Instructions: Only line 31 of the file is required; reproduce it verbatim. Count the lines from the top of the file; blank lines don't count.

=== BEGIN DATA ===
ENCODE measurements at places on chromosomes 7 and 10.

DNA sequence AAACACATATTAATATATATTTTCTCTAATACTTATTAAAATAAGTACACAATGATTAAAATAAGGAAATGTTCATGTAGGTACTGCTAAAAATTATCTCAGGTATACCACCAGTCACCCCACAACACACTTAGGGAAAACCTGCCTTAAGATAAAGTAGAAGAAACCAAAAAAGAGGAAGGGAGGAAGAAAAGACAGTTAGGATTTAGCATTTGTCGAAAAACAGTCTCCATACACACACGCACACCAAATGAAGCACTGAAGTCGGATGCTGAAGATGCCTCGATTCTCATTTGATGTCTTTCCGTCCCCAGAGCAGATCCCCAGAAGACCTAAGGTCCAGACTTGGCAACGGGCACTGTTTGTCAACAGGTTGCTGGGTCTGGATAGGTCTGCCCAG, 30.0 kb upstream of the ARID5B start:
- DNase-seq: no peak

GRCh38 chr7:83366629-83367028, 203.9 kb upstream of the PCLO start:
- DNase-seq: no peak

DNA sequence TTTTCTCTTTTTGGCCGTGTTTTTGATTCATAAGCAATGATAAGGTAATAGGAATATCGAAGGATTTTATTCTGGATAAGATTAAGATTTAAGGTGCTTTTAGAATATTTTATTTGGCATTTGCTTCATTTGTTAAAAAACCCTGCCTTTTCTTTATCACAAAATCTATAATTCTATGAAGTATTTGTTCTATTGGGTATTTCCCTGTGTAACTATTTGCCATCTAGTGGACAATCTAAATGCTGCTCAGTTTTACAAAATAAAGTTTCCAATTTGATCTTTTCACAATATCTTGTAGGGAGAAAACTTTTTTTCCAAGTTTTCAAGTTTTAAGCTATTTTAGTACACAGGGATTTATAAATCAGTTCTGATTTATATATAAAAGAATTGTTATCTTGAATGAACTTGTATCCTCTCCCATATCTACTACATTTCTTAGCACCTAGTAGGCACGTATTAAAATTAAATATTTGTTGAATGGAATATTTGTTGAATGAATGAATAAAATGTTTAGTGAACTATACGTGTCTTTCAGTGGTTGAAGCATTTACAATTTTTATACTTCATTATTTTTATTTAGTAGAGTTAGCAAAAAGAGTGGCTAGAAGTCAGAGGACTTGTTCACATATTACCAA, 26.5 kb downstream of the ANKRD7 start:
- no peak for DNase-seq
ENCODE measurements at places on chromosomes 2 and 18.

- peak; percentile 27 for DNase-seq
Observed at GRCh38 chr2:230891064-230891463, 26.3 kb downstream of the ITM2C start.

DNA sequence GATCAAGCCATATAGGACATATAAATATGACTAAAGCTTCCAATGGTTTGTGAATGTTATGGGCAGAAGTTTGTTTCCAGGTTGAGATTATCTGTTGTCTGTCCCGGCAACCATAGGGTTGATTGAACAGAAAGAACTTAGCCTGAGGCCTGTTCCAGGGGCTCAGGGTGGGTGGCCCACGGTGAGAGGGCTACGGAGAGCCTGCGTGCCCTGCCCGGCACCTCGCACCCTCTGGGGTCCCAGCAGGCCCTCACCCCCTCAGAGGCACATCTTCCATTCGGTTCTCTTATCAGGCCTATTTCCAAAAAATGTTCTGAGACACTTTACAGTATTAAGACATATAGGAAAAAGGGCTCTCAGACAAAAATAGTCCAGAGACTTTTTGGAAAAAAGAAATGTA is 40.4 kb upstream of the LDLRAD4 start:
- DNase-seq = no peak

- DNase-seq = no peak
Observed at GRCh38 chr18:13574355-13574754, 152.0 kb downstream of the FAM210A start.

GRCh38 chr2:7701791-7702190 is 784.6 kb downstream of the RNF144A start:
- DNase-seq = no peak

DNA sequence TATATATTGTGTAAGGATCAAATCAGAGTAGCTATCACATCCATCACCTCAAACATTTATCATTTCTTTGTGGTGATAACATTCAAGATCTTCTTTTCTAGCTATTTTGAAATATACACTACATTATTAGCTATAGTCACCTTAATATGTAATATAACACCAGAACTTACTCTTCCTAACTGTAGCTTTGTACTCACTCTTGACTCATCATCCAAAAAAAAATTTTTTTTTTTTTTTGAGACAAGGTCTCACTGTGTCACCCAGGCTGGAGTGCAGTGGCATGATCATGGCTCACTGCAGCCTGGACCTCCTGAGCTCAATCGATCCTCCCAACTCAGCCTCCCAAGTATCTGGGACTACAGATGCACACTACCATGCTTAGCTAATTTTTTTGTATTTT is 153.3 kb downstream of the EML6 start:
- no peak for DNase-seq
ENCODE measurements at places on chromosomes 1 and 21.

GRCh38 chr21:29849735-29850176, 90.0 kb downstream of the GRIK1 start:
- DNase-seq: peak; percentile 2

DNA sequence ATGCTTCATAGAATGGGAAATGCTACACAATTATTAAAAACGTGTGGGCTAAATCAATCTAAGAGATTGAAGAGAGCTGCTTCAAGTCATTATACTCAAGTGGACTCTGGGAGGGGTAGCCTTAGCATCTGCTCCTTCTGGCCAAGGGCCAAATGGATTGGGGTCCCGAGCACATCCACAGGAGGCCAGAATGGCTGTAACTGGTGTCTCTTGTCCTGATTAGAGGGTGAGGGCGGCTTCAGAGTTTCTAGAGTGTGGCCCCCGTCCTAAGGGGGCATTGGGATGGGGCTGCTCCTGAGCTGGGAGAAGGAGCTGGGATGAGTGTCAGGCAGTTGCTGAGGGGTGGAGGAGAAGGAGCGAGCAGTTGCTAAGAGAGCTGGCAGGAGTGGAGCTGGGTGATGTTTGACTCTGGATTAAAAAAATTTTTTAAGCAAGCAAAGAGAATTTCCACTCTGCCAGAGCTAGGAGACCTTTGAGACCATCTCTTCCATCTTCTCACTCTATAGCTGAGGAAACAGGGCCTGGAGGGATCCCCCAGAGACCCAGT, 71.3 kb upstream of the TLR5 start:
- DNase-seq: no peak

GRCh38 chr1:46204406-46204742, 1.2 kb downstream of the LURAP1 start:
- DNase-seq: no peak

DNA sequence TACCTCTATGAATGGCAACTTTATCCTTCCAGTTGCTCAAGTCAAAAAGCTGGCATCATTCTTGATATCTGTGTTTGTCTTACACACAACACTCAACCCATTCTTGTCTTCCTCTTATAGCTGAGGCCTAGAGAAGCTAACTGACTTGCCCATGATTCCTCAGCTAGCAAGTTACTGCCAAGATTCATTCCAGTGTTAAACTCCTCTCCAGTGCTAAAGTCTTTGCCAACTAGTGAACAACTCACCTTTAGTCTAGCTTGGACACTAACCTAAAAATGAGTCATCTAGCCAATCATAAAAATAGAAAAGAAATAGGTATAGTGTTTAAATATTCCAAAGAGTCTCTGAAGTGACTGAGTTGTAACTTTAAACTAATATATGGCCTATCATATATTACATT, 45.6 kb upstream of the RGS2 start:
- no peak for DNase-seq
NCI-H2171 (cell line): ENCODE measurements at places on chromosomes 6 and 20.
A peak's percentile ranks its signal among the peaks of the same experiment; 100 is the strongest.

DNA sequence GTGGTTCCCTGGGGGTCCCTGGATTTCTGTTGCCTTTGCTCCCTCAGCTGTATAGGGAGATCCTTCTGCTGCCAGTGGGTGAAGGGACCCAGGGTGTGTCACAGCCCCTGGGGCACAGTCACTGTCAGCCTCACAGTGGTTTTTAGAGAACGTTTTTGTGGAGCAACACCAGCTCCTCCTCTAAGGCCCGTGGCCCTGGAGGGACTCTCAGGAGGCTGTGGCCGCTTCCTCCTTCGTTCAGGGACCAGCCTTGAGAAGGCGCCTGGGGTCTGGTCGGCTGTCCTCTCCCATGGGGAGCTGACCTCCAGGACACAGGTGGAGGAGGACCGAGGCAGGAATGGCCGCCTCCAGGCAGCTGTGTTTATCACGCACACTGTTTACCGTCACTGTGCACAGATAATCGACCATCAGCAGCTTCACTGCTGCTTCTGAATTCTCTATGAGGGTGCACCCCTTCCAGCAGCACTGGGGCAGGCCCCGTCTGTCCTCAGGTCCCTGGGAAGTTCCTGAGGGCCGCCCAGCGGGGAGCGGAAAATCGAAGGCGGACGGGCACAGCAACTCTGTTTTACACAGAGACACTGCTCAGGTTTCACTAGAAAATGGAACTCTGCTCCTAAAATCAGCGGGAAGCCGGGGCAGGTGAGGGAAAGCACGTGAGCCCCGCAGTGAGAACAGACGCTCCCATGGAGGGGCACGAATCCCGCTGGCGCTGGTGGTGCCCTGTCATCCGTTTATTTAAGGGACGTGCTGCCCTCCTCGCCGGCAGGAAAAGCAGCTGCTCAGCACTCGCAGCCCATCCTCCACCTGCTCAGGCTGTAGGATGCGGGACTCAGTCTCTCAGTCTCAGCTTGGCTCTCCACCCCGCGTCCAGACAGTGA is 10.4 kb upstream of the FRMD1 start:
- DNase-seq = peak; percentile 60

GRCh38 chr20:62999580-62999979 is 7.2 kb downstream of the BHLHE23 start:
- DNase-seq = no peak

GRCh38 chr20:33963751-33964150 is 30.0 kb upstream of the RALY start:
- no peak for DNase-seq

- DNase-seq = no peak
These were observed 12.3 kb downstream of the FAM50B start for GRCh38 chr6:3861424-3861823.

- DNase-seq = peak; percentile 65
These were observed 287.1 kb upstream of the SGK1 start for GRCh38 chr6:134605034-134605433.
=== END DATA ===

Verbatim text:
- DNase-seq = peak; percentile 60